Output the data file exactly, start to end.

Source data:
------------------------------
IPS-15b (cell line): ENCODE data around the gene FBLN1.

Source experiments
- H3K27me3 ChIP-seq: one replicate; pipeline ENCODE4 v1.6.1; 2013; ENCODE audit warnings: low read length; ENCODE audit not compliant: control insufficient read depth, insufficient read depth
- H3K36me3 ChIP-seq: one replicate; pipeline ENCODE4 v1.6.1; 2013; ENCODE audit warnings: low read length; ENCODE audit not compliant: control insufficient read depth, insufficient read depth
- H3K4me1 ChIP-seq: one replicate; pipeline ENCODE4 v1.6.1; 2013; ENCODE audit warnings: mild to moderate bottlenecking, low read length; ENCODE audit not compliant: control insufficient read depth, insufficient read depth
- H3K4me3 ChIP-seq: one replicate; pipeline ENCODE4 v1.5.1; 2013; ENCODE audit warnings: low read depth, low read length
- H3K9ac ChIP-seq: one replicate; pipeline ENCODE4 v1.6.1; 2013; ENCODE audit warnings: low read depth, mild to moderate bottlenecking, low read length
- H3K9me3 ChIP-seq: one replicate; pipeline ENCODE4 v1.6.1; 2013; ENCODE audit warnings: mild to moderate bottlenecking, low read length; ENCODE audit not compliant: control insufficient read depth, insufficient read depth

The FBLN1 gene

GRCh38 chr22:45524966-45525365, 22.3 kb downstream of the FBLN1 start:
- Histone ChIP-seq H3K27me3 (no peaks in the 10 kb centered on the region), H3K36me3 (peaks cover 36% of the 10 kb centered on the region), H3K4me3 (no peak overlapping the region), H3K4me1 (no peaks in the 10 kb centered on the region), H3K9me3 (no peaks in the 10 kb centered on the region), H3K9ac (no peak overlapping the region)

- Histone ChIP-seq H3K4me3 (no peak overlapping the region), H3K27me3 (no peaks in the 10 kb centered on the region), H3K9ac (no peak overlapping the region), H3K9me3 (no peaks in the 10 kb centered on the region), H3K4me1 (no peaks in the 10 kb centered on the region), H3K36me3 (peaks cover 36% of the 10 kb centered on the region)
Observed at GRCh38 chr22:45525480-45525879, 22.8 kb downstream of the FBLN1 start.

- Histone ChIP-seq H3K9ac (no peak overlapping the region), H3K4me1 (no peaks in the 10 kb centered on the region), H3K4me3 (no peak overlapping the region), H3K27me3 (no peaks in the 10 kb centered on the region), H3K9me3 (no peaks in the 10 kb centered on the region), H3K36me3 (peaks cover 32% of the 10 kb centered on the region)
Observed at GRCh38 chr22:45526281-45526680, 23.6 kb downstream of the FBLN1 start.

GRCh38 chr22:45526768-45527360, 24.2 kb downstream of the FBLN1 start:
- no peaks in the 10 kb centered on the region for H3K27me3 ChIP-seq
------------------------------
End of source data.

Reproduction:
IPS-15b (cell line): ENCODE data around the gene FBLN1.

Source experiments
- H3K27me3 ChIP-seq: one replicate; pipeline ENCODE4 v1.6.1; 2013; ENCODE audit warnings: low read length; ENCODE audit not compliant: control insufficient read depth, insufficient read depth
- H3K36me3 ChIP-seq: one replicate; pipeline ENCODE4 v1.6.1; 2013; ENCODE audit warnings: low read length; ENCODE audit not compliant: control insufficient read depth, insufficient read depth
- H3K4me1 ChIP-seq: one replicate; pipeline ENCODE4 v1.6.1; 2013; ENCODE audit warnings: mild to moderate bottlenecking, low read length; ENCODE audit not compliant: control insufficient read depth, insufficient read depth
- H3K4me3 ChIP-seq: one replicate; pipeline ENCODE4 v1.5.1; 2013; ENCODE audit warnings: low read depth, low read length
- H3K9ac ChIP-seq: one replicate; pipeline ENCODE4 v1.6.1; 2013; ENCODE audit warnings: low read depth, mild to moderate bottlenecking, low read length
- H3K9me3 ChIP-seq: one replicate; pipeline ENCODE4 v1.6.1; 2013; ENCODE audit warnings: mild to moderate bottlenecking, low read length; ENCODE audit not compliant: control insufficient read depth, insufficient read depth

The FBLN1 gene

GRCh38 chr22:45524966-45525365, 22.3 kb downstream of the FBLN1 start:
- Histone ChIP-seq H3K27me3 (no peaks in the 10 kb centered on the region), H3K36me3 (peaks cover 36% of the 10 kb centered on the region), H3K4me3 (no peak overlapping the region), H3K4me1 (no peaks in the 10 kb centered on the region), H3K9me3 (no peaks in the 10 kb centered on the region), H3K9ac (no peak overlapping the region)

- Histone ChIP-seq H3K4me3 (no peak overlapping the region), H3K27me3 (no peaks in the 10 kb centered on the region), H3K9ac (no peak overlapping the region), H3K9me3 (no peaks in the 10 kb centered on the region), H3K4me1 (no peaks in the 10 kb centered on the region), H3K36me3 (peaks cover 36% of the 10 kb centered on the region)
Observed at GRCh38 chr22:45525480-45525879, 22.8 kb downstream of the FBLN1 start.

- Histone ChIP-seq H3K9ac (no peak overlapping the region), H3K4me1 (no peaks in the 10 kb centered on the region), H3K4me3 (no peak overlapping the region), H3K27me3 (no peaks in the 10 kb centered on the region), H3K9me3 (no peaks in the 10 kb centered on the region), H3K36me3 (peaks cover 32% of the 10 kb centered on the region)
Observed at GRCh38 chr22:45526281-45526680, 23.6 kb downstream of the FBLN1 start.

GRCh38 chr22:45526768-45527360, 24.2 kb downstream of the FBLN1 start:
- no peaks in the 10 kb centered on the region for H3K27me3 ChIP-seq